Rental property tenants will come and go for various reasons. A method to track this turnover is called “tenant turnover rate”. This metric reflects the percentage of rental units that see tenants vacate over a specific timeframe, often a year. As a key indicator of a property’s health and profitability, this rate can offer insights into tenant satisfaction, operational effectiveness, and the potential financial implications for rental income.
Calculate Tenant Turnover Rate
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Tenant Turnover Rate Formula
The standard mathematical formula for calculating a property or portfolio’s tenant turnover rate in a year, is noted below.
- Number of Vacated Tenants – The number of vacated units refers to the total number of rental units in a property (or portfolio) that have vacated due to lease expiration or other reason, within a given period of time (e.g. year, quarter, month).
- Total Number of Tenants – Total Number of Tenants refers to the total amount of tenants within a given property or portfolio of properties.
Understanding Tenant Turnover Rates – Good vs Bad
Tenant turnover rates range on a scale from 0%-100%, with property size and unit count contributing as a large factor. Average tenant turnover rates usually fall in the middle range of the scale (25% – 60%). Below we take a look at the comparisons to better understand what a higher number vs lower turnover could imply.
|High “Bad” Turnover Rate
|Low “Good” Turnover Rate
|Frequent turnovers leading to regular vacancies and instability.
|Infrequent turnovers allowing for longer tenant occupancy periods.
|Significant revenue loss due to prolonged or frequent gaps in tenancy.
|Minimal disruption to revenue, with vacancies being short-lived.
|Poor tenant fit due to rushed screening, causing frequent turnovers.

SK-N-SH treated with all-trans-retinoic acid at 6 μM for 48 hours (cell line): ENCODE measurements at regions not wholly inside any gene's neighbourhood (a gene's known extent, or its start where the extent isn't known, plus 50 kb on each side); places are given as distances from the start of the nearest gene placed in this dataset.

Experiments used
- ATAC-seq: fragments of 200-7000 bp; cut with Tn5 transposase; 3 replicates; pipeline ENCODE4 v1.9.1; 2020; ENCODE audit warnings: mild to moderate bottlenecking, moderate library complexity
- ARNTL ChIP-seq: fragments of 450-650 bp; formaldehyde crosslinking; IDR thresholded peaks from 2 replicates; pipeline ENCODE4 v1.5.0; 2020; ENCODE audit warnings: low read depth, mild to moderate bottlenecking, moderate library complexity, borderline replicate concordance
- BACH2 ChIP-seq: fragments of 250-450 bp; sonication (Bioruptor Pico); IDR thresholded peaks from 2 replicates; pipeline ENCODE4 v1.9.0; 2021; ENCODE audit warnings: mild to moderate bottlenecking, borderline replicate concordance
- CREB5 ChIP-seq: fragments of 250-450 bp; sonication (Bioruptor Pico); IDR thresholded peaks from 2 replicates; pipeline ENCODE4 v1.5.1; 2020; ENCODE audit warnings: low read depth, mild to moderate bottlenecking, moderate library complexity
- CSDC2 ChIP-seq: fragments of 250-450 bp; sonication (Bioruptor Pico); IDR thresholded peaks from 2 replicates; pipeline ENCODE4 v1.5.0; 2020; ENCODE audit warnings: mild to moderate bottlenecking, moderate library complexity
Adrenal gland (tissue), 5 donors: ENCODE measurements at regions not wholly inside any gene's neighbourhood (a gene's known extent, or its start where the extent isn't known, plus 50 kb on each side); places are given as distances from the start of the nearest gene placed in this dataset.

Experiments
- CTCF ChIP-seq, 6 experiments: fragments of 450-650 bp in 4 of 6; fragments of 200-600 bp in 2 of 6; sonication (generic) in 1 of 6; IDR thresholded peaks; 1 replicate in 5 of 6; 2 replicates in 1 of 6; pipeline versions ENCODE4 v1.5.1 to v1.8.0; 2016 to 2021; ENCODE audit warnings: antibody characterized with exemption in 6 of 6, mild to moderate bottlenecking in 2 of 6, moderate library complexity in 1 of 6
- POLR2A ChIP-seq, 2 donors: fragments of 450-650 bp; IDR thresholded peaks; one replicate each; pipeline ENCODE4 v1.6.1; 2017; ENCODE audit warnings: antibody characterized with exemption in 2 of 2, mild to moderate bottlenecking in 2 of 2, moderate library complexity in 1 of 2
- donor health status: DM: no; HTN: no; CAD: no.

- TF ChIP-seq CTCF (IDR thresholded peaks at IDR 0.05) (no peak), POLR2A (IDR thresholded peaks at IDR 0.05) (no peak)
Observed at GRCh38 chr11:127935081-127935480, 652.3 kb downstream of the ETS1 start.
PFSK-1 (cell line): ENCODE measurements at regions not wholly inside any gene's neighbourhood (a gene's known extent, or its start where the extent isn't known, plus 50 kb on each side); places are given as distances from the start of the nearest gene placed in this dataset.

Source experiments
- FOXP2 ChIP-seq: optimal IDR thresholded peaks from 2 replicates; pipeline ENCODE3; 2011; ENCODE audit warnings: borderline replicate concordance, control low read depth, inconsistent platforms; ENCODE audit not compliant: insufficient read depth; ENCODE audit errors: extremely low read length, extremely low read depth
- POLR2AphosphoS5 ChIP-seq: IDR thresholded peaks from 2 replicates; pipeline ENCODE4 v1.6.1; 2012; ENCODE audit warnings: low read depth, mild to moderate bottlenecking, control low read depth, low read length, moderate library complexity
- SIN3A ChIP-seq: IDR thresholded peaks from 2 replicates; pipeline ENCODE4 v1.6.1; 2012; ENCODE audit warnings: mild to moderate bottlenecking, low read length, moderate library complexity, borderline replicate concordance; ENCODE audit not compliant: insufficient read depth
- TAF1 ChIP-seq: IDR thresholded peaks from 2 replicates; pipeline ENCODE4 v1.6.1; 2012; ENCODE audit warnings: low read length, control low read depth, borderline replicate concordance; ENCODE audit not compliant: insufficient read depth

|Quality tenants with thorough screening, ensuring longer stays.
|Higher maintenance and repair costs from frequent tenant changes.
|Lower maintenance costs due to better tenant care and less frequent move-outs.
|Impersonal, transactional interactions leading to tenant dissatisfaction.
|Strong landlord-tenant relationships fostering loyalty and longer stays.
|Indicates a volatile market or ineffective tenant management.
|Reflects a stable market and targeted tenant retention strategies.
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Tenant Turnover Rate FAQ
Does a Low Tenant Turnover Rate Indicate a Successful Rental Property?
While a low Tenant Turnover Rate often suggests tenant satisfaction and stable rental income, it’s essential to consider other factors like rental price competitiveness, property condition, and the overall real estate market, as an unusually low turnover might indicate below-market rents or other underlying issues.
Why is a High Tenant Turnover Rate Bad?
A high Tenant Turnover Rate can be concerning because it often results in lost rental income, increased property maintenance costs, increased property advertising and administrative costs, and additional wear and tear on units due to frequent move-ins and move-outs.
How to Reduce the Tenant Turnover Rate?
The first step to reducing a high tenant turnover rate, is to use rental property calculators like the one on this page to help you understand your current current turnover rate. Once you have a benchmark number to start with, you can implement strategies such as offering competitive rent prices, maintaining the property in better condition, improving landlord-tenant relationships, providing more responsive customer service, and addressing any concerns or issues more promptly.